The tune2fs program can add a journal to an existing ext2 file system without altering the data already on the partition.

If the file system is already mounted while it is being transitioned, the journal will be visible as the file .journal in the root directory of the file system. If the file system is not mounted, the journal will be hidden and will not appear in the file system at all. To convert an ext2 file system on the first partition of the disk /dev/sdb to ext3, log in as root and type:

[[email protected]] /sbin/tune2fs -j /dev/sdb1
[[email protected]] mount -o remount /dev/sdb1

Obviously, you will need to change this to match the filesystem you want to change. You can find out the device name for a partition, and check whether its using ext2 or ext3 by looking in /etc/mtab.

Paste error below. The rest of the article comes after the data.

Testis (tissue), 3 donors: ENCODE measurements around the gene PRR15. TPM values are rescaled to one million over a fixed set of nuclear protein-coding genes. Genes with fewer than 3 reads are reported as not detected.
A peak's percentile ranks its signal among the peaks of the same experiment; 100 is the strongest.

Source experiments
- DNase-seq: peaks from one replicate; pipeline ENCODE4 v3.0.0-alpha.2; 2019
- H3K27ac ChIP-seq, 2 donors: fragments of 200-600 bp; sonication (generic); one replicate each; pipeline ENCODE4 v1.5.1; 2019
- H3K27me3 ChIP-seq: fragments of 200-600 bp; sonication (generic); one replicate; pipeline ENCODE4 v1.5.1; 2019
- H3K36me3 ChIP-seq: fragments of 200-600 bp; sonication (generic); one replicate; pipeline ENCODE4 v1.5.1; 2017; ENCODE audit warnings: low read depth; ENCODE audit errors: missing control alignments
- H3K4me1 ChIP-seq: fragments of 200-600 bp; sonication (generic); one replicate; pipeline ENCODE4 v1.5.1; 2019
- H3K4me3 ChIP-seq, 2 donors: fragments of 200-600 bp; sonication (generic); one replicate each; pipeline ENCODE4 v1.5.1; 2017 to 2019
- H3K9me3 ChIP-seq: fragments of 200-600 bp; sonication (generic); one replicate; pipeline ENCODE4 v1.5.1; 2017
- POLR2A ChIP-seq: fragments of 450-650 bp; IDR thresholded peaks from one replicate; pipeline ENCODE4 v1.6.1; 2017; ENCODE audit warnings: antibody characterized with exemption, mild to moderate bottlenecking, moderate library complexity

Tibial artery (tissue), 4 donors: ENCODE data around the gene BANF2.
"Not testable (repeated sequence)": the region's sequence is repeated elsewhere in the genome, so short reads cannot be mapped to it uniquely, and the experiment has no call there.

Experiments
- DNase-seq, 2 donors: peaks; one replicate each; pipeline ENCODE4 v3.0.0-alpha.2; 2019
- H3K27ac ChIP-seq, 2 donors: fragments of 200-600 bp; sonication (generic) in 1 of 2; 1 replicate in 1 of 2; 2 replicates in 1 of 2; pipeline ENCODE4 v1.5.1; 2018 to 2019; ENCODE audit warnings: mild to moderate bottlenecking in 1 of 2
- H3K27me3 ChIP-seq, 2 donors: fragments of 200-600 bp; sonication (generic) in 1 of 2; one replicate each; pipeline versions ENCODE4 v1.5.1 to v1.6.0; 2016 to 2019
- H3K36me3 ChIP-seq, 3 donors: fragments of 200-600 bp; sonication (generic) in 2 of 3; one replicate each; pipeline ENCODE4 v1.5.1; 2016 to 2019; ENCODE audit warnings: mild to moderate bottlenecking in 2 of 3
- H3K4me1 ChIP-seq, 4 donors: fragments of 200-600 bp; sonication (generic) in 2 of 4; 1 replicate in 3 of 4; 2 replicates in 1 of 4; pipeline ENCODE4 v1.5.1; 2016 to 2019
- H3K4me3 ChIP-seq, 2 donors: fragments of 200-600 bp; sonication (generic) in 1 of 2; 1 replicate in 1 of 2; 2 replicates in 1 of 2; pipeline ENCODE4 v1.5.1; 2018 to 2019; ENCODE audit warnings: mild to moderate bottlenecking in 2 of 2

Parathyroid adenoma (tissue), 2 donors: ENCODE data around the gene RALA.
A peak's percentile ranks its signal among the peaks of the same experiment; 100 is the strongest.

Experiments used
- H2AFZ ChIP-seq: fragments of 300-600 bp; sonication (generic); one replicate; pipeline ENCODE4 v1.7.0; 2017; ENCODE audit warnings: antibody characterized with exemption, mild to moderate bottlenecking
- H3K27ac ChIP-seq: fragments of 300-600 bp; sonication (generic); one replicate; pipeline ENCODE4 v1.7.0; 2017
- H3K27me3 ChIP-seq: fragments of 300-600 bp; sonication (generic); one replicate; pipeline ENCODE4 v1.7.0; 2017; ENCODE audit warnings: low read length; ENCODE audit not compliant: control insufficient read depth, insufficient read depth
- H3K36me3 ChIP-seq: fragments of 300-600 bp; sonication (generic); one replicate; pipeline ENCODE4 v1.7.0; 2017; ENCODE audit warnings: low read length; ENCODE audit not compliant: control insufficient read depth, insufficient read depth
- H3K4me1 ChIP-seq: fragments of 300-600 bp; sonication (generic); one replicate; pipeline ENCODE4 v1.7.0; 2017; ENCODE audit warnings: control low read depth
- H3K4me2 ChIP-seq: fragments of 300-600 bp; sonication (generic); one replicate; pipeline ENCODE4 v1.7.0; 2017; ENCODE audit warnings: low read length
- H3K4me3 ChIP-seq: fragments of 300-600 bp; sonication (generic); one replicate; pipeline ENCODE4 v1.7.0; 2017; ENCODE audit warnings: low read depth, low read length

After you have converted the filesystem, be certain to change the partition type from ext2 to ext3 in /etc/fstab. If you forget to do this, the filesystem should still mount, but will still be in the backward compatible Ext2 mode.

If you are transitioning your root file system, you will probably also have to update your initrd image in order to boot with your new ext3 filesystem. To create this, you can use the mkinitrd program.

[[email protected]] mkinitrd -f /boot/initrd-($uname -r).img $(uname -r)

mkinitrd should automatically sense (using lsmod) that you are now using ext3, and insert the relevant modules into the initrd ram disk image for you. Again, if you fail to update the initrd ram disk image, the system should still boot, but the root file system will be mounted as ext2 instead of ext3. As before, you can check the status by viewing /etc/mtab.